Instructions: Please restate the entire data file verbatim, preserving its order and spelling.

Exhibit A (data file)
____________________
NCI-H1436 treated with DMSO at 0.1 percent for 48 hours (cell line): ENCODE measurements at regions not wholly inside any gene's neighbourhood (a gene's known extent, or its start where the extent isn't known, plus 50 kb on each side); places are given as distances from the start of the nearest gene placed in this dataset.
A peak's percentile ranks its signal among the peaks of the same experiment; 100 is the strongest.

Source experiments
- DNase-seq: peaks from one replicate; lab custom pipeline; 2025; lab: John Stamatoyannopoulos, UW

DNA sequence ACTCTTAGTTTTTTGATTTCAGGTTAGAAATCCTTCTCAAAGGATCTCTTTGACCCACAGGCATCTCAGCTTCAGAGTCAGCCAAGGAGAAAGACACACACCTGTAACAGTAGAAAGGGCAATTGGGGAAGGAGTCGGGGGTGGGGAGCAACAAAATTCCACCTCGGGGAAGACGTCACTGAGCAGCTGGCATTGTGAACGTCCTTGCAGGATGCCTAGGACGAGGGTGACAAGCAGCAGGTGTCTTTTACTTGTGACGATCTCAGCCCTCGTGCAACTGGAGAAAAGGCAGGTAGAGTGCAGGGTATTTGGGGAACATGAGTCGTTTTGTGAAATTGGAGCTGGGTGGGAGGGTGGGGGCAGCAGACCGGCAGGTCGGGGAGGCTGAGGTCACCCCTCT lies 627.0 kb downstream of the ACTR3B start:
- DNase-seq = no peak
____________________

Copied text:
NCI-H1436 treated with DMSO at 0.1 percent for 48 hours (cell line): ENCODE measurements at regions not wholly inside any gene's neighbourhood (a gene's known extent, or its start where the extent isn't known, plus 50 kb on each side); places are given as distances from the start of the nearest gene placed in this dataset.
A peak's percentile ranks its signal among the peaks of the same experiment; 100 is the strongest.

Source experiments
- DNase-seq: peaks from one replicate; lab custom pipeline; 2025; lab: John Stamatoyannopoulos, UW

DNA sequence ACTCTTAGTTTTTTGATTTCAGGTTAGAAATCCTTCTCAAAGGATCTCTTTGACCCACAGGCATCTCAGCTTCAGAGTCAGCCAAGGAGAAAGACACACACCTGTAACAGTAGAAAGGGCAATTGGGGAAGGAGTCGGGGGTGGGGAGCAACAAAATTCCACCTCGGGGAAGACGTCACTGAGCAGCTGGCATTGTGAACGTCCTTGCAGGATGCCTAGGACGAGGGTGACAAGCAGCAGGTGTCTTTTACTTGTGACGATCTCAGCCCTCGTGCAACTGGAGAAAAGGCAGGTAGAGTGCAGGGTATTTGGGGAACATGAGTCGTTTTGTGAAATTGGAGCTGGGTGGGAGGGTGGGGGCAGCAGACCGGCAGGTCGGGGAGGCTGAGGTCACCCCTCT lies 627.0 kb downstream of the ACTR3B start:
- DNase-seq = no peak